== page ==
Source: Isabel van Brugen

Colorado health care workers at some 3,800 facilities across the state must be vaccinated against COVID-19 by the end of October as a condition of employment under a temporary emergency rule approved by the state board of health on Monday evening.

The mandate was approved in a 6–1 vote in an emergency session, and comes just weeks after Gov. Jared Polis sent a letter to the board requesting that it immediately consider rulemaking mandating the COVID-19 vaccination for all individuals “involved in health care and support staff who regularly come into contact and share spaces with vulnerable populations including patients seeking medical care in essential medical settings and in congregate senior living facilities.”

The governor, a Democrat, cited a surge in cases of the highly infectious Delta variant of COVID-19, the disease caused by the CCP (Chinese Communist Party) virus, to justify a vaccine mandate.

“The pandemic we face today is largely a pandemic of the unvaccinated,” wrote Polis on Aug. 17. “The State can meet this challenge by getting more people vaccinated and protecting those most at risk.”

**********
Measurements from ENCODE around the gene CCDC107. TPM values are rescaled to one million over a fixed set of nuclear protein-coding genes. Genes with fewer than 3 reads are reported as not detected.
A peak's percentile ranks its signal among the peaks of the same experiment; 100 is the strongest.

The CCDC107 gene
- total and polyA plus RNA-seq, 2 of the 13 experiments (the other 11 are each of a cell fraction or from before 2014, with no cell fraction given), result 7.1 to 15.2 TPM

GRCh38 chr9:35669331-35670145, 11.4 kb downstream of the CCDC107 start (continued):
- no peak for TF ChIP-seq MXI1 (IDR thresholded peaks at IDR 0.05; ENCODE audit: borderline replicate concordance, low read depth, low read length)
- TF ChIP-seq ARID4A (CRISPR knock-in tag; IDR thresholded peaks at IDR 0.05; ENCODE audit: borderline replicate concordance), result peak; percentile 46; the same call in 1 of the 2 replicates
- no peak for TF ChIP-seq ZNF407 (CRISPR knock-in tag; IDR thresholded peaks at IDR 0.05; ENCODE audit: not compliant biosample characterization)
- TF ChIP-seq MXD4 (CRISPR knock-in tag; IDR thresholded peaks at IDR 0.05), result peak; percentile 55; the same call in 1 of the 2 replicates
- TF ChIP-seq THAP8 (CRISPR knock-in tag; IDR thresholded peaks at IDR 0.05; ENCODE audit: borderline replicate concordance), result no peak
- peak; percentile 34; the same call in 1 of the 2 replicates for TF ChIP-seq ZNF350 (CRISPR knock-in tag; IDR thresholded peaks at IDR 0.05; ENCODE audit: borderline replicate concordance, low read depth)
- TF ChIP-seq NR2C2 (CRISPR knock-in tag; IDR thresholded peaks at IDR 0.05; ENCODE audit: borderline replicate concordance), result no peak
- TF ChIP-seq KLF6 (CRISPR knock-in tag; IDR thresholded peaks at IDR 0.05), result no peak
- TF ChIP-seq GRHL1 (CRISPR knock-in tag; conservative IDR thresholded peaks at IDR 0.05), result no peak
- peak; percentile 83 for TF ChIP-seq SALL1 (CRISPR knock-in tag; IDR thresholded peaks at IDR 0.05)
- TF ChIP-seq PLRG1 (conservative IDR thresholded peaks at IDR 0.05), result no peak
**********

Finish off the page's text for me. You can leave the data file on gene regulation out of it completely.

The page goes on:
The vaccine mandate applies to staff and contract workers who work with patients or clients at licensed facilities regulated by the board, including assisted living homes, nursing homes, hospitals, hospices, and community clinics. It does not apply to individual practitioners, doctor’s offices, or urgent care centers. The facilities will no longer be allowed to hire unvaccinated workers after Oct. 31.

According to The Denver Post, during a two-hour virtual hearing attended by at least 1,000 people, about twice as many people spoke against the mandate as spoke in favor. Some said the move could lead to staff shortages if workers choose to quit rather than get vaccinated against COVID-19.

“If my job can compel me to take a drug under duress or lose my job, what else can I be forced to do?” asked Lorissa ArgoRay, a registered nurse, the Post reported. “On behalf of all health care workers, we deserve better.”

Individuals are able to apply for medical or religious exemptions from their employers.

Approximately 30 percent of the health care workforce in the affected facilities and agencies are unvaccinated, according to the state’s Department of Public Health and Environment.

“With the rise in the delta variant, ensuring that all workers in licensed healthcare facilities are vaccinated is one of the most effective means the state can take to protect the public health, safety, and welfare of all Coloradans and end this ongoing pandemic,” the department said in a news release.

According to The Denver Channel, the board is set to reconvene next month to vote on permanent rules.